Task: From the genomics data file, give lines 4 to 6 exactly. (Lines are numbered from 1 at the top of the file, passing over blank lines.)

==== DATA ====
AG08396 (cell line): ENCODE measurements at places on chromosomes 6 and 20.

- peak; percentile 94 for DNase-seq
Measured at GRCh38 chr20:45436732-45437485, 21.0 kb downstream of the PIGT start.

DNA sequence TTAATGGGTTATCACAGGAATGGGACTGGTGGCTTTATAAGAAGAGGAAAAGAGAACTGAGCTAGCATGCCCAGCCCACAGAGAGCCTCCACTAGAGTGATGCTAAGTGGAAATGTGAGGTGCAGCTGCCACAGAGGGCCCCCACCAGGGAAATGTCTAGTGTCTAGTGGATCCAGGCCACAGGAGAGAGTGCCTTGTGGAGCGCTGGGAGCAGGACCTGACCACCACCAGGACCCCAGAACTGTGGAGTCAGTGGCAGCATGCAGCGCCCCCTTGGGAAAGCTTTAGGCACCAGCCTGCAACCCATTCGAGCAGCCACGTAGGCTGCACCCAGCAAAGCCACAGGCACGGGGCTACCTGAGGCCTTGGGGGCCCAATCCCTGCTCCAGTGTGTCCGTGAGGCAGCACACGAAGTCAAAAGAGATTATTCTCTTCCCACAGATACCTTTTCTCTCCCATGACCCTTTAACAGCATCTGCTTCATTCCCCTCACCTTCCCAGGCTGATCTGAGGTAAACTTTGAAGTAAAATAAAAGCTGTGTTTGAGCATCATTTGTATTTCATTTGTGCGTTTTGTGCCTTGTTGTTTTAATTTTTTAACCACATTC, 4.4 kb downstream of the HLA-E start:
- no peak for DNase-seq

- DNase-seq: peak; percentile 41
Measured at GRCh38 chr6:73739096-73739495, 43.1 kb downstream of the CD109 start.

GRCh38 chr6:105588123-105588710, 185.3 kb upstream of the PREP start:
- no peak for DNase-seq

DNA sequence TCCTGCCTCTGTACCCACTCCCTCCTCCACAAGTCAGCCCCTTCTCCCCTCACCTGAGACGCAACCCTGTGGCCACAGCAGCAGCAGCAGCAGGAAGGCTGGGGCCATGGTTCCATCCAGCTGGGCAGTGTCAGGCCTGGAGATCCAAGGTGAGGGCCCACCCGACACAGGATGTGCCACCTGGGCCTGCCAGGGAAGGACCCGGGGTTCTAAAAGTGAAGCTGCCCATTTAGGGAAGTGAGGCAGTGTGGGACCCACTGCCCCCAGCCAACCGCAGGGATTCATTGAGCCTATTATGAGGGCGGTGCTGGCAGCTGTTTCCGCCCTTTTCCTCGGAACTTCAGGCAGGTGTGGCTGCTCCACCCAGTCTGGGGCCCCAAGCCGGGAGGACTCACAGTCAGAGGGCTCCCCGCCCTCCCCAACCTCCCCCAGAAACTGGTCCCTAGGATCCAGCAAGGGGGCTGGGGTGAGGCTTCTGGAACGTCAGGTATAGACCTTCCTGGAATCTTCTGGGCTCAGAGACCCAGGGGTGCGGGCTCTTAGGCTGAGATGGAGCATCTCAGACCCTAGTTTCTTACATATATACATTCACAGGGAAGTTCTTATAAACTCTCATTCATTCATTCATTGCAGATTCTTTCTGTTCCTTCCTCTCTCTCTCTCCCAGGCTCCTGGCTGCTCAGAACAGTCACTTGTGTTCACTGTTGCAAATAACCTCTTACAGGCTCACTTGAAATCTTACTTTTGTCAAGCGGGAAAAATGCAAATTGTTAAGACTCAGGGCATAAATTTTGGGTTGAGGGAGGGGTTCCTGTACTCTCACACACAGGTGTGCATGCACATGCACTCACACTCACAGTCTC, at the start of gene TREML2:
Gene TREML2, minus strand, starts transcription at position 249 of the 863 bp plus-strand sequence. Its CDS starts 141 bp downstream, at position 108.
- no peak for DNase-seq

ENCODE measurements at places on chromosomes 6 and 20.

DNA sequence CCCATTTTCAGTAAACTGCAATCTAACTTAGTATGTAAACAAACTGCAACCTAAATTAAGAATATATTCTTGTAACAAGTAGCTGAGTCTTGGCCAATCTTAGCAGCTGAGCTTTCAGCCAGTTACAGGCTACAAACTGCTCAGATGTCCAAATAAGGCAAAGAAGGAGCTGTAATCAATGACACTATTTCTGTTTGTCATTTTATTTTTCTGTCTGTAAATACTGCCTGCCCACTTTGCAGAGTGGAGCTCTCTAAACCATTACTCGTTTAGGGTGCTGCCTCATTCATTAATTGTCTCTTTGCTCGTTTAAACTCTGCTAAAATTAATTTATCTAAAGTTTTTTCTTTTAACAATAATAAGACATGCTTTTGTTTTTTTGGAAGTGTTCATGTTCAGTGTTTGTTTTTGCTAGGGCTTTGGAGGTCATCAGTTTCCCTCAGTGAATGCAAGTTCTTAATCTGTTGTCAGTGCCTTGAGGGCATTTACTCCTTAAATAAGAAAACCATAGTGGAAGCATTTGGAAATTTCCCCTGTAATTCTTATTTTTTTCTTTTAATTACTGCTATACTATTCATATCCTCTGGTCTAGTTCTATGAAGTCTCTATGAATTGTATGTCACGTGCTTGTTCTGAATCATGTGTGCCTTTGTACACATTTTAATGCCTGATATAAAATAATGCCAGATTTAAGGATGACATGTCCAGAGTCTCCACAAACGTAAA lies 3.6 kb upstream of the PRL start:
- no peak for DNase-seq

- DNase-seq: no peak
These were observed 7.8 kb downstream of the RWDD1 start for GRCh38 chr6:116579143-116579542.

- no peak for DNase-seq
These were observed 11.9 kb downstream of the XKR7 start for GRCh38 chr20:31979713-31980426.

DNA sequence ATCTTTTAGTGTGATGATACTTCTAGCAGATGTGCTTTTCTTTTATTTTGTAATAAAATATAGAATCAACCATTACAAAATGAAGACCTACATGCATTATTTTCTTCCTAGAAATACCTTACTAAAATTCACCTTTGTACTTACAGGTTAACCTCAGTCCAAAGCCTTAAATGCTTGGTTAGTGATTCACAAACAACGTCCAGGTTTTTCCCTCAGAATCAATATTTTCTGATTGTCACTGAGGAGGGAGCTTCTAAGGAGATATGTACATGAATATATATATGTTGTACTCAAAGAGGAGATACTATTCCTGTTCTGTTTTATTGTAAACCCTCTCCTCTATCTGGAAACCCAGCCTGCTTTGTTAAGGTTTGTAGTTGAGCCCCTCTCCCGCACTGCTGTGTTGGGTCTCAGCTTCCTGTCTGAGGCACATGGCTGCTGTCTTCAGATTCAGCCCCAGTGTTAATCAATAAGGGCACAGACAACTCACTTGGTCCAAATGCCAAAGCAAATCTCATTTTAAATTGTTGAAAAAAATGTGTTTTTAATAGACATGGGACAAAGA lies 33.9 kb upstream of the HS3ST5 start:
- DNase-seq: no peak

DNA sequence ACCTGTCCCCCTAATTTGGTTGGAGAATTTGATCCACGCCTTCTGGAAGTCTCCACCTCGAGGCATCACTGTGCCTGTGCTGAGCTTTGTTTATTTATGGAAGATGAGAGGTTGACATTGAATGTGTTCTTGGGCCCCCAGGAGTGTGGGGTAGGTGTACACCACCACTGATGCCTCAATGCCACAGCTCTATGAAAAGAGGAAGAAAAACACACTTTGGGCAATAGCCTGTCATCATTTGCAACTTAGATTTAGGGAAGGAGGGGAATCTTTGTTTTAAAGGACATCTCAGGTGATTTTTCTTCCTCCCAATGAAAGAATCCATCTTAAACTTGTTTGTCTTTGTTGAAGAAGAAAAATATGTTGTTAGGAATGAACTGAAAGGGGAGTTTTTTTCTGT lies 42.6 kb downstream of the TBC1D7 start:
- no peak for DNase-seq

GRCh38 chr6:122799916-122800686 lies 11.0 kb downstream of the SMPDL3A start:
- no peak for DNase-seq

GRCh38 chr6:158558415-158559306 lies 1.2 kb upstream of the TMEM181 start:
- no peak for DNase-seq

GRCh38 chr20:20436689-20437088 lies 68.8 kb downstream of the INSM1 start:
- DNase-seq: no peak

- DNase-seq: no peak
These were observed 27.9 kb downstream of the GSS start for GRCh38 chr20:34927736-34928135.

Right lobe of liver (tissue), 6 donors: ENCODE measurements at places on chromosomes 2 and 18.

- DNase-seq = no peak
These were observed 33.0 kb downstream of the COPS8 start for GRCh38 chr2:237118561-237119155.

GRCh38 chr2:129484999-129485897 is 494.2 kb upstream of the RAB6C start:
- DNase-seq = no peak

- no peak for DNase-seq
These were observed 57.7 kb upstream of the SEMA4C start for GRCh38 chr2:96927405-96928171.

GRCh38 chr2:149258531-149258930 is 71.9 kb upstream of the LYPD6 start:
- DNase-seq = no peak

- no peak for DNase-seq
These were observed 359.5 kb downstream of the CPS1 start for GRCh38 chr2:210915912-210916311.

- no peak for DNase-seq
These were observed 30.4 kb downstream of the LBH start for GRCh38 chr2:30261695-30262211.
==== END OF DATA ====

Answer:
DNA sequence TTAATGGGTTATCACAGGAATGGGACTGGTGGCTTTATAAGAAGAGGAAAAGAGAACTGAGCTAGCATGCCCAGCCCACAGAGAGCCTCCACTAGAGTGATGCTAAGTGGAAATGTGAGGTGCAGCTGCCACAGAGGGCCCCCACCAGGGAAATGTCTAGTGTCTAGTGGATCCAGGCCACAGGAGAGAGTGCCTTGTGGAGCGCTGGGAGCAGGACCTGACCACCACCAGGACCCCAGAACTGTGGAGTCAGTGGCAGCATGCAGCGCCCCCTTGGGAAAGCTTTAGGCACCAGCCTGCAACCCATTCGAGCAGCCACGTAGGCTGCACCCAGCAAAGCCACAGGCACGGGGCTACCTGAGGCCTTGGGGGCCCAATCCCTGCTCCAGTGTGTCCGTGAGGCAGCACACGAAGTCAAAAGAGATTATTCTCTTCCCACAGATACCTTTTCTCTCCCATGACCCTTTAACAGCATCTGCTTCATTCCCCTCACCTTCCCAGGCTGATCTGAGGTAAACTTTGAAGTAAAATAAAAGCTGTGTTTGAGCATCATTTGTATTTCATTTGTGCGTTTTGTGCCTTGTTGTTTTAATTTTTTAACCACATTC, 4.4 kb downstream of the HLA-E start:
- no peak for DNase-seq

- DNase-seq: peak; percentile 41